Today on Studio Sunday we’ll take a look at contemporary sculptor Rebecca Warren. While Warren’s sculptures might appear at first glance to be abstractions, many of them reflect the way that the figure, especially the female form, is portrayed in popular art and media.
Rebecca Warren's studio environment in London (seen in the above photo) is very important to the outcome of her work. Notably, she works primarily in unfired clay which means that the tactility and feeling of the hand-formed clay is very present in the finished piece. Warren's studio must be a jumble of half-worked pieces of clay, sculpting tools, paints, and various arts-and-crafts supplies. She often incorporates the detritus found in her studio into her sculptures - pom poms, bits of wood and foam, and other items that might otherwise be dismissed as junk, all find their way into her works as valuable components of sculptures, or as artifacts in vitrines.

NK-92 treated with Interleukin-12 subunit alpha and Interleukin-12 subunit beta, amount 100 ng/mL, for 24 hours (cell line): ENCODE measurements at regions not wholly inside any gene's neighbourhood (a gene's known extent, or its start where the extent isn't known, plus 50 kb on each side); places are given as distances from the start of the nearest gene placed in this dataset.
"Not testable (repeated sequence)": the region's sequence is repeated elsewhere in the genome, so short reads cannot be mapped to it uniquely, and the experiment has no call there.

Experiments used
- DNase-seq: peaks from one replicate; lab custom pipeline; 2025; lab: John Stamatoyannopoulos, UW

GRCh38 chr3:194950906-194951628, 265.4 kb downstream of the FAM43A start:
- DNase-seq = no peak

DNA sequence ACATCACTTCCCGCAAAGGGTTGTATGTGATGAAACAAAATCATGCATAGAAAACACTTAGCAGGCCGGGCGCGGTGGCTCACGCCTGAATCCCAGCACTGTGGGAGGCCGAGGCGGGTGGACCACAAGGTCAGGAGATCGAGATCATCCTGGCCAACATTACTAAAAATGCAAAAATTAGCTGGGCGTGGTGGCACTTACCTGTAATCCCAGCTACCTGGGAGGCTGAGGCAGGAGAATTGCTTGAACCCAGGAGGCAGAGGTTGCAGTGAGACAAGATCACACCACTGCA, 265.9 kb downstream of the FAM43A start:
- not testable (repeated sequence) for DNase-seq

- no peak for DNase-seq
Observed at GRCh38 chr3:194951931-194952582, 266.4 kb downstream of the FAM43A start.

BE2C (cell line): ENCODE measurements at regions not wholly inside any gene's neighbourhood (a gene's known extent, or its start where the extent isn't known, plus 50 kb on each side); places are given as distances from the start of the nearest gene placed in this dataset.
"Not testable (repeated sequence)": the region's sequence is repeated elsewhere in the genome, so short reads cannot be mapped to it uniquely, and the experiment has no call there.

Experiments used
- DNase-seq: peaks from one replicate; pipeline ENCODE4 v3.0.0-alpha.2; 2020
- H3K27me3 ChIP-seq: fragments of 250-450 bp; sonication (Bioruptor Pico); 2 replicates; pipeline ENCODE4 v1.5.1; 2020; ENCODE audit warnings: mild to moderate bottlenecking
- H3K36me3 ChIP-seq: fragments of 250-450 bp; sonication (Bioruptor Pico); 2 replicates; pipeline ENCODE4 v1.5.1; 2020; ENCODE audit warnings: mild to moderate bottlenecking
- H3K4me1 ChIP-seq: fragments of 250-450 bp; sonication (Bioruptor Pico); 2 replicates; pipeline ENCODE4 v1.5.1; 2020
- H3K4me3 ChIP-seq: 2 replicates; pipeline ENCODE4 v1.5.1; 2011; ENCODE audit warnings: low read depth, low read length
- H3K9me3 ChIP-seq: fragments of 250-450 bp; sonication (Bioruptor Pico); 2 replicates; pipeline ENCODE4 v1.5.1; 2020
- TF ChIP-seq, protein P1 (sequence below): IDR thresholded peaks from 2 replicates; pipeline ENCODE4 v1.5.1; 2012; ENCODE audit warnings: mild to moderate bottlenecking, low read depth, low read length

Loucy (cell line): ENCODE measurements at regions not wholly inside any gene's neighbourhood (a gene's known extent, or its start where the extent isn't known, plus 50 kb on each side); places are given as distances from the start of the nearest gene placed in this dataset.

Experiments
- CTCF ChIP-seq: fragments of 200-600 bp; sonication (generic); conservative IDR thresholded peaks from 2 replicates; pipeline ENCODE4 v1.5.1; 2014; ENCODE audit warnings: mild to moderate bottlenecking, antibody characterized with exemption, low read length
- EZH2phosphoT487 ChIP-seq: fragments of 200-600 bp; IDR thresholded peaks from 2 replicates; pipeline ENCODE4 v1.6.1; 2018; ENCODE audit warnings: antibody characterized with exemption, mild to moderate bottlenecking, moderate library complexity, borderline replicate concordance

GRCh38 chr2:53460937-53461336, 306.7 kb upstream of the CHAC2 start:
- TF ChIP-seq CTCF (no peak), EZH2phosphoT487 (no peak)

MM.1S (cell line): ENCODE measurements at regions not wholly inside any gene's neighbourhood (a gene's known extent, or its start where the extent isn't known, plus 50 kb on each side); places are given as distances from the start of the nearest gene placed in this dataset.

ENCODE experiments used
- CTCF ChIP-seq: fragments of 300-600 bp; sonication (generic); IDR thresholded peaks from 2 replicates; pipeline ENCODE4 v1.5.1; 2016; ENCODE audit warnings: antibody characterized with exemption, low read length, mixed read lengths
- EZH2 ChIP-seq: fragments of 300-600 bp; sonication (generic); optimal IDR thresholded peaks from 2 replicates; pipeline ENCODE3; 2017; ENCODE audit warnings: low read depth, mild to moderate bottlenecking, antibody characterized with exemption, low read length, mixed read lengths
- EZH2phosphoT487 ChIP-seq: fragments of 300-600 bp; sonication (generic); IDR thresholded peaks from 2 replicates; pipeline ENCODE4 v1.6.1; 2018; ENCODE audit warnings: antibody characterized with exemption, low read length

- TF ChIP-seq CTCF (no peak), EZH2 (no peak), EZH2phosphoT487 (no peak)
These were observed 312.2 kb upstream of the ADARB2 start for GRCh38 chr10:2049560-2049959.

The artists touch is intentionally clear in her work, and because her subject matter – the female nude – is often seen as an object of desire or beauty, the act of touching seems even more important here. Perhaps it takes on almost vulgar quality. Warren has also been known to bronze her globular, unfinished-looking sculptures, thereby again subverting the tradition of bronzing as something reserved for perfect, realistic statues.
Warren was born in London, England in 1965 and studied at Goldsmith’s college. She won the Turner prize in 2006.